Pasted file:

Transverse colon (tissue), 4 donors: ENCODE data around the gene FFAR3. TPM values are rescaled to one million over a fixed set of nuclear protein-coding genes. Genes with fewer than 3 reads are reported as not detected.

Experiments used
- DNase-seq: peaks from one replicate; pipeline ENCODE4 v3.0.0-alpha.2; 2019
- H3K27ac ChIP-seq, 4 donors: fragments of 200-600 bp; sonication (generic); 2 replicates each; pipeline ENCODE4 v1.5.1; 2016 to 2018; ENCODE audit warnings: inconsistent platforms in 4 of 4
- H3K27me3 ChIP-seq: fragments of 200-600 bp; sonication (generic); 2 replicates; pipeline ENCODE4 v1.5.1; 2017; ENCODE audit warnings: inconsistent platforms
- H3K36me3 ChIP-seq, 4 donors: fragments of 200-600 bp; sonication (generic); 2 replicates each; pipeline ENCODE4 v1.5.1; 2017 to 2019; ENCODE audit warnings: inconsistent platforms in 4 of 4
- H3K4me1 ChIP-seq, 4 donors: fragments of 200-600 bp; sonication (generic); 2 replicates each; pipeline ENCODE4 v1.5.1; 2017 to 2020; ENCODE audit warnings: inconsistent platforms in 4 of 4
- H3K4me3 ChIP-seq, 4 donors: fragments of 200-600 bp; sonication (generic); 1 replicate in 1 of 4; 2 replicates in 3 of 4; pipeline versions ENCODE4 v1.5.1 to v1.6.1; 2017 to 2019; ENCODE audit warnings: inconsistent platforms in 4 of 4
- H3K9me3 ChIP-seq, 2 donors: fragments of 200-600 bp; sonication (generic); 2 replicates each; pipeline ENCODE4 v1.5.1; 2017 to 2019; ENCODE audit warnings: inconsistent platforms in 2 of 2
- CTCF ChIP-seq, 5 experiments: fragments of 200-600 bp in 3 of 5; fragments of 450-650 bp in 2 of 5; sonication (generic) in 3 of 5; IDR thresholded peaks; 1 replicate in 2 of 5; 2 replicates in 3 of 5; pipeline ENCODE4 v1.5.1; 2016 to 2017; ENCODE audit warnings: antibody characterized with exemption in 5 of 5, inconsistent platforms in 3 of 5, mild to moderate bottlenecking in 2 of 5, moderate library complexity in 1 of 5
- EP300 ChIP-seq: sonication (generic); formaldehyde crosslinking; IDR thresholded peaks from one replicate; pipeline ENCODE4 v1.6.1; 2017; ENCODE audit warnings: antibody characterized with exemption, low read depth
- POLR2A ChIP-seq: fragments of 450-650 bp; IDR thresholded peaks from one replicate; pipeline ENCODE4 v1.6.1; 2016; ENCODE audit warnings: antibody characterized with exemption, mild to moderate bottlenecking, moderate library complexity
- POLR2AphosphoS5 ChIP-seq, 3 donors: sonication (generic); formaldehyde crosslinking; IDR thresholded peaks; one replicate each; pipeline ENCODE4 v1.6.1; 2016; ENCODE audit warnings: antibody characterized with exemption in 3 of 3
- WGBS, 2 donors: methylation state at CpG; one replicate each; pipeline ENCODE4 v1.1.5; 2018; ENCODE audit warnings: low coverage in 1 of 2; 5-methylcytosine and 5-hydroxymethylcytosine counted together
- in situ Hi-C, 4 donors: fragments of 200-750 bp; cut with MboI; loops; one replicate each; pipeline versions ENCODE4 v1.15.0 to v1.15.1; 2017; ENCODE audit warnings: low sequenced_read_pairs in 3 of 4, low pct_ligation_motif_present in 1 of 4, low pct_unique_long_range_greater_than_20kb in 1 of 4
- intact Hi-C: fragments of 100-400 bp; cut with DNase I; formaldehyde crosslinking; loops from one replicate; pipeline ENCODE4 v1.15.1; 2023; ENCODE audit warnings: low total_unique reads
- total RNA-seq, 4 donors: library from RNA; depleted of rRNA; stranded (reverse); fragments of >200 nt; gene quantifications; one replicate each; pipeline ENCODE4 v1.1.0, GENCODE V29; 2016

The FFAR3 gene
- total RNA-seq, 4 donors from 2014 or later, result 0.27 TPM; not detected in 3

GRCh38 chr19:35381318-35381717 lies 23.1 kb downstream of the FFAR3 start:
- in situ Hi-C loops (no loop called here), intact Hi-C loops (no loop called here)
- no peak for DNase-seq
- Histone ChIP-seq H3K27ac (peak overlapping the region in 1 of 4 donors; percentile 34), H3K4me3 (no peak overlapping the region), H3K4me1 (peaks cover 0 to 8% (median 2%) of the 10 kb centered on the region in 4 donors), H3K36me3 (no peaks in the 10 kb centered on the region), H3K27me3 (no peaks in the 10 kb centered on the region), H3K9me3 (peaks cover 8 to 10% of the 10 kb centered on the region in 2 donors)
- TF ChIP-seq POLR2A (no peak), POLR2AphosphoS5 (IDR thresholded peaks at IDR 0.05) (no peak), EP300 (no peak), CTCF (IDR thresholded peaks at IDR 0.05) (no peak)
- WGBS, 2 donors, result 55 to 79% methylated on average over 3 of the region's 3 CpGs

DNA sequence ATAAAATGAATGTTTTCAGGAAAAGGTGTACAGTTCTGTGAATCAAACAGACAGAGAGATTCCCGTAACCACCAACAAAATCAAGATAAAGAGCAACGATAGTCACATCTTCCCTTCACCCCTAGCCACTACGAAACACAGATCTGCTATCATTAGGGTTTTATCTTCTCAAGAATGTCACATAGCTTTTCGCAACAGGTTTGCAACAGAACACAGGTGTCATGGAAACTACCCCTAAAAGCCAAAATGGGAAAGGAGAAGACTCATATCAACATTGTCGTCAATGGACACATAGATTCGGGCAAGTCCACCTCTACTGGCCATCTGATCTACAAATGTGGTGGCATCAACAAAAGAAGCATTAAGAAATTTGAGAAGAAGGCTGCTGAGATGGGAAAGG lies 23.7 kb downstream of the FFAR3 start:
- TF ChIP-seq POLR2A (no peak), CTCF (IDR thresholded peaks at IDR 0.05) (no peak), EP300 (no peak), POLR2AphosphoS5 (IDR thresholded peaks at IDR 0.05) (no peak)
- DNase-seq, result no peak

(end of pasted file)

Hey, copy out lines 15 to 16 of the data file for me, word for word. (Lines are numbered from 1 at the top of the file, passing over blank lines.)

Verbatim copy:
- in situ Hi-C, 4 donors: fragments of 200-750 bp; cut with MboI; loops; one replicate each; pipeline versions ENCODE4 v1.15.0 to v1.15.1; 2017; ENCODE audit warnings: low sequenced_read_pairs in 3 of 4, low pct_ligation_motif_present in 1 of 4, low pct_unique_long_range_greater_than_20kb in 1 of 4
- intact Hi-C: fragments of 100-400 bp; cut with DNase I; formaldehyde crosslinking; loops from one replicate; pipeline ENCODE4 v1.15.1; 2023; ENCODE audit warnings: low total_unique reads